While Colorado continues to enjoy a healthy economy and tax revenues keep rolling in, it is always important to look ahead. Economic predictions still reflect pessimism with a down-turn in the economy. While it is hard to say when this will occur, state and local governments should be prepared.

If any tax is reduced permanently, it would be next to impossible to get Colorado voters to approve bringing back the higher tax rate in the future. It doesn’t take much research to point out how reluctant state voters have been on increasing any type of state tax for K-12, higher ed or transportation. I think it would be wise to leave it alone. Plus, there is another potential negative impact brewing on the horizon.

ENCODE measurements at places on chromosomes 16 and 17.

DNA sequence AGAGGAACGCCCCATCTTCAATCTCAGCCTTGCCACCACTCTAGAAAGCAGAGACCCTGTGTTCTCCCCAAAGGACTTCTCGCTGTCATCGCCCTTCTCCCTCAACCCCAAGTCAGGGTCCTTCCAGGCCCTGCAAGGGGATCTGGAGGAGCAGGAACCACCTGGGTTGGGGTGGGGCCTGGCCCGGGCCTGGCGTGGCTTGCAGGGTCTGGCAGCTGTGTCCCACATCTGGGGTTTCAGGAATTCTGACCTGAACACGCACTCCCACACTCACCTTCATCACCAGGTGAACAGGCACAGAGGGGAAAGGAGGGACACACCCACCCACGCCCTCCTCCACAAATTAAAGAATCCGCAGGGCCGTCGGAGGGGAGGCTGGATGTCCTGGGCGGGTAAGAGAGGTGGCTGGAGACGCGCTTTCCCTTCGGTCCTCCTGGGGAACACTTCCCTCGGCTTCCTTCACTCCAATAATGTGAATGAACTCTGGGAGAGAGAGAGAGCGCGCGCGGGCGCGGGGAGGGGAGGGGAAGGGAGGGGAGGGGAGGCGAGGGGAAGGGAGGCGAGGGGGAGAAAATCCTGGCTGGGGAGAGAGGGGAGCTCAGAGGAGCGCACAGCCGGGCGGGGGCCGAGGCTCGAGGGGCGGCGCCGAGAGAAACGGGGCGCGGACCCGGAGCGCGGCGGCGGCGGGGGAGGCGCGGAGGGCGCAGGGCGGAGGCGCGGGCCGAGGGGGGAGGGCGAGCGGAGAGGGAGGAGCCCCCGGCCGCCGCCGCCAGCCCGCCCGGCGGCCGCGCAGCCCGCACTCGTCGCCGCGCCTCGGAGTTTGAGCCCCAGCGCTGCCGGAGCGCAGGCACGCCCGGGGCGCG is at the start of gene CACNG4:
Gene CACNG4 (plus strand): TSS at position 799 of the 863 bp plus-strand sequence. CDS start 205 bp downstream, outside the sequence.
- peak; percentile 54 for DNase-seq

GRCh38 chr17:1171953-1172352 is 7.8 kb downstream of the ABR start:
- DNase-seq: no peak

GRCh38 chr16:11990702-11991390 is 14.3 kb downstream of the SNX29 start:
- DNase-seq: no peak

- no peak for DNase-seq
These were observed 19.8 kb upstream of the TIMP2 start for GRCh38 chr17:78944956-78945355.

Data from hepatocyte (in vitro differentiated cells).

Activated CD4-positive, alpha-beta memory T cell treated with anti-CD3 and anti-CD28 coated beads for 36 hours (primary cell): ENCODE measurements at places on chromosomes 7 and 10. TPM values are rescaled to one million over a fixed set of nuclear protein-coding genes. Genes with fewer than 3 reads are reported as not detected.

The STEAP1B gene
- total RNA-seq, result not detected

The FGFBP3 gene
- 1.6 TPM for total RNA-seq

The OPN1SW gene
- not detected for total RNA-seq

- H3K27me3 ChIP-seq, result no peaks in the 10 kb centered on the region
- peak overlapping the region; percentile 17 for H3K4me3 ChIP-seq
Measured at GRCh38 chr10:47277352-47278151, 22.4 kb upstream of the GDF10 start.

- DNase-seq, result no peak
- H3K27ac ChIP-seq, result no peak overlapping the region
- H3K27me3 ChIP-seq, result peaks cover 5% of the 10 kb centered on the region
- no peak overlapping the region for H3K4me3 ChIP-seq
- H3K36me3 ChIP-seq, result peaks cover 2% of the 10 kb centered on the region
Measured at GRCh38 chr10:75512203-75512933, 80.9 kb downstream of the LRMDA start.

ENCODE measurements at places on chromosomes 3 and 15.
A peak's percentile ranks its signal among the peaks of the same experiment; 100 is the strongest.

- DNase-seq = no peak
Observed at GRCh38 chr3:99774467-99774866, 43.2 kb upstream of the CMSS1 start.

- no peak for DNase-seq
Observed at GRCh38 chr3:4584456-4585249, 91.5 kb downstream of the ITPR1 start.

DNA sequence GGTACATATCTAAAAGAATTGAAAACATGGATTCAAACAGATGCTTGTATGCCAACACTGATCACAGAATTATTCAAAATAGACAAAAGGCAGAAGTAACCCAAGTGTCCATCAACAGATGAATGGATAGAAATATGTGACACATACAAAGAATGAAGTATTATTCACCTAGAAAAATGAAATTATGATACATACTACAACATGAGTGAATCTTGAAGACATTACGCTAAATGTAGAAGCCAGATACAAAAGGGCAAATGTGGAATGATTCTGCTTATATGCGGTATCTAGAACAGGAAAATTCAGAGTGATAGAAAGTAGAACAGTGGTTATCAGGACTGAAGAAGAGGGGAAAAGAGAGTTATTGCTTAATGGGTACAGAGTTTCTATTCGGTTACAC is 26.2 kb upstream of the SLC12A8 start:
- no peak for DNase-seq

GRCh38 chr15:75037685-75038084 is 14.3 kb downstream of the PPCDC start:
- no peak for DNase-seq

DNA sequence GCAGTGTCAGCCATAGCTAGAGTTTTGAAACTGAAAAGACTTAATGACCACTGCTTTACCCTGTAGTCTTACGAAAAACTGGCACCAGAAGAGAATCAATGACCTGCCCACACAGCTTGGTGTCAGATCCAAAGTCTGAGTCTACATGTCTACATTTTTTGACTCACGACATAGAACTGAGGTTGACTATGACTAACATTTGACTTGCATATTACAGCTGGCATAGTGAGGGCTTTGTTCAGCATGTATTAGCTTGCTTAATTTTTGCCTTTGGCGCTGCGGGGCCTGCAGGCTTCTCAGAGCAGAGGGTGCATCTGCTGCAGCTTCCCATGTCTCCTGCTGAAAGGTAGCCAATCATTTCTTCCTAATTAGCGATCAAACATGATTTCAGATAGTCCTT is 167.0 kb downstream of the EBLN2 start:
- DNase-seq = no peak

Initiative 122 would constrain Colorado’s economy

I am referring to Initiative 122, which I have written about before.

Jefferson County slow-growth activist Daniel Hayes is the author of this petition drive which would limit growth of both cities and counties along the Front Range from Weld County to Colorado Springs. Obviously, he targets the cities and counties where the most growth is taking place.

His proposal calls for no more than 1.3% residential growth per year within each jurisdiction, with everything over 1% reserved specifically for affordable or senior housing. He has announced his intention to begin gathering signatures later this month.

Getting the proposition on the ballot is no small undertaking. It takes 124,632 valid signatures to be collected over a maximum of six months to place a proposition on the ballot. Such a scale of signature collecting requires either paid circulators or a huge number of volunteers to succeed.

What should be state government’s role?